I have used MTA since my MSc in Endo some 15 years ago. At that time there were not many other alternatives, especially when considering the non-vital open apex cases. Prior to that I remember as an undergraduate seeing post grads in Paediatric Dentistry rolling multiple GP accessory points to fill these large cavernous canals. MTA seemed to be a much better alternative although initially trickier to handle. As I finished my MSc Endo and went into hospital dentistry I must have done one of these cases every month or so for 4 years. Over and over my MTA plugs were consistent and cases came back with healed lesions-in some cases continued root maturity past the obturation-MTA is a great biomaterial in this respect. Visualisation of the cement being packed down into the canal gave you some reassurances that you would have a void free obturation unlike using other obturation techniques. You were also comforted that pushing MTA through may not be as catastrophic as other materials due to its biocompatibility. You heard the endo folklore relating to the use of portland cement in healing of wounds in WW2 or the fact that it sets in a wet environment which made it ideal for the mouth. Then there was the price-it was an expensive material. Then there were different colours, green then white, then different versions and brand names from Brazil and beyond. Then there were the implements and instruments to handle the material, from special carriers to blocks to guns to deliver right where you wanted it. Books on the material, papers and research galore it was something quite extraordinary. The basis of this material came from research conducted at UMDS (now KCL) by Torabinejad and Pitt-Ford. I published a few papers looking at its use in traumatised teeth and also in managing dens invaginatus.

And so to more recent time and competing materials. I am a creature of habit like many of us are. I like the same instruments and the more or less similar materials from one day to the next. To shift to a new ‘product’ for me is difficult as it is likely to be for many of us-which is likely to explain how fervent reps from companies become frustrated reps as it becomes clear that I am not keen on using a sample of a material on a patient on Monday morning from a conference I attended on the prior Saturday afternoon!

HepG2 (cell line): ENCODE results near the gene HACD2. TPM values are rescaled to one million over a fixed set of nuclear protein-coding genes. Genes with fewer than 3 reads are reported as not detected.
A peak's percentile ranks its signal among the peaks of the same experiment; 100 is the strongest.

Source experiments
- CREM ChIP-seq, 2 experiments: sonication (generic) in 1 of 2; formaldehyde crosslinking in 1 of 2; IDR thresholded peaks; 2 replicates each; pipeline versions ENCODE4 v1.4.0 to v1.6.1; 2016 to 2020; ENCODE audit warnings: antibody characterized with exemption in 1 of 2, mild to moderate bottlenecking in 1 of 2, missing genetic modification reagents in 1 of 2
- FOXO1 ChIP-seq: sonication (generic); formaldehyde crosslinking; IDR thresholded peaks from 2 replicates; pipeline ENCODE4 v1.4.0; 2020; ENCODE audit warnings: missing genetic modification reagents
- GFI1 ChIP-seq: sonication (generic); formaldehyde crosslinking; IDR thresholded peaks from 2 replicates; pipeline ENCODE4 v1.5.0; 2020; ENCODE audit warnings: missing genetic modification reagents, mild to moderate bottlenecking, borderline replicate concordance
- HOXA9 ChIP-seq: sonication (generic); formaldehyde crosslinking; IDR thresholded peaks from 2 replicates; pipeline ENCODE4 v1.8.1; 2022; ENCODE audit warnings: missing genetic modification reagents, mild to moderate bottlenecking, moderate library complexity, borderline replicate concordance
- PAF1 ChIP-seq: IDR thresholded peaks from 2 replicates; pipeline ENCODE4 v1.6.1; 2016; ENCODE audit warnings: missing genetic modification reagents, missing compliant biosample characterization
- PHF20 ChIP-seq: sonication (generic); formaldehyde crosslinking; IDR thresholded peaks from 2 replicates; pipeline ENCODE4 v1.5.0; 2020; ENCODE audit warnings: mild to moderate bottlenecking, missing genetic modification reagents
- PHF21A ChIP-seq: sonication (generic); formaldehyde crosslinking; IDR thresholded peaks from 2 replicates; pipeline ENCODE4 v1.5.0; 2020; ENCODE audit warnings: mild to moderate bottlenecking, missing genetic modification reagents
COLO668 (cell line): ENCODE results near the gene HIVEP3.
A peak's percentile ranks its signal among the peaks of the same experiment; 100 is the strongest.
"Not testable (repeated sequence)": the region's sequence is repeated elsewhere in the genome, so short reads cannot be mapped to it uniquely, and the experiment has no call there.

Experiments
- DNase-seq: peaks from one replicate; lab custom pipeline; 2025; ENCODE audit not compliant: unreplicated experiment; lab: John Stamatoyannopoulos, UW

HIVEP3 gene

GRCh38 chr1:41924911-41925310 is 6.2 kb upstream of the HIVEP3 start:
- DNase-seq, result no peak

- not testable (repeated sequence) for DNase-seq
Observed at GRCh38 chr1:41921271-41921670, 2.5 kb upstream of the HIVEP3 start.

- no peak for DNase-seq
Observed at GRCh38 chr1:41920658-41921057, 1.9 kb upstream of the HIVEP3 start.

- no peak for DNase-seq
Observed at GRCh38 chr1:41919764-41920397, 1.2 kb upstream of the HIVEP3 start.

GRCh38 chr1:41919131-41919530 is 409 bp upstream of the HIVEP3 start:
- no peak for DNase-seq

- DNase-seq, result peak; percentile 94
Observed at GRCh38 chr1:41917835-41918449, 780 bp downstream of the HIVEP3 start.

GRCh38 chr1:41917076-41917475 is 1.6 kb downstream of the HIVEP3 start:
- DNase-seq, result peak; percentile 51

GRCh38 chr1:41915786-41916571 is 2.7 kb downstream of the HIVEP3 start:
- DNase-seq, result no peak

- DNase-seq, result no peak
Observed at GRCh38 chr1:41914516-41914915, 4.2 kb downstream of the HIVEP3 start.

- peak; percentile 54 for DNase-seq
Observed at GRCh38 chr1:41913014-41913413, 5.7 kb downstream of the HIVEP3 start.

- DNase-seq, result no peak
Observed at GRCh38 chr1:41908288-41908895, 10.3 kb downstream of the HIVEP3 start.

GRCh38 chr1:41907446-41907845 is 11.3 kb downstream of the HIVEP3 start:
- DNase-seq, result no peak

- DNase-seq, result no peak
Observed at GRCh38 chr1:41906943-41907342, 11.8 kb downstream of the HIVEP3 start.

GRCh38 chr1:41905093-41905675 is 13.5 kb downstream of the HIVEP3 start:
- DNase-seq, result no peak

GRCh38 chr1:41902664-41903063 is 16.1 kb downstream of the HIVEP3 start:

I have to say despite my staunch use of MTA my head has been turned of late-its not because I feel that there may be other products that could be better but a risk that I have seen with cases of MTA on review. I am seeing more and more cases of discoloured teeth with MTA and the examples are not solely to cases treated by me but also those of colleagues from near and afar. So at this point I do a literature search and low and behold tooth discolouration by MTA is an actual ‘thing’. So the Bismuth oxide contained in the MTA when in contact with a tooth that has been in irrigated or immersed in sodium hypochlorite results in discolouration at the tooth cement interface and this can leach unto the crown of the tooth. As a profession and a specialty its unlikely that we are going to drop Hypochlorite in favour of being able to use MTA without it discolouring the tooth.

So alternatively the use of Biodentine has been suggested-a material that as far as I can tell does not contain bismuth oxide and has gained some popularity with its multiple uses. Might be time to change or at least sample whats out there.

For the Endo bods and postgraduates who are training to be root canal treaters I have picked three papers. The first directly compares MTA and Biodentine, quite neat as it does put out the differences saliently. The second looks at apexification and the third is some basic research on tooth discolouration by MTA.


MTA versus Biodentine: Review of Literature with a Comparative Analysis

Apexification, A review by Rafter 2005

The discolouration effect of MTA by Salem-Milani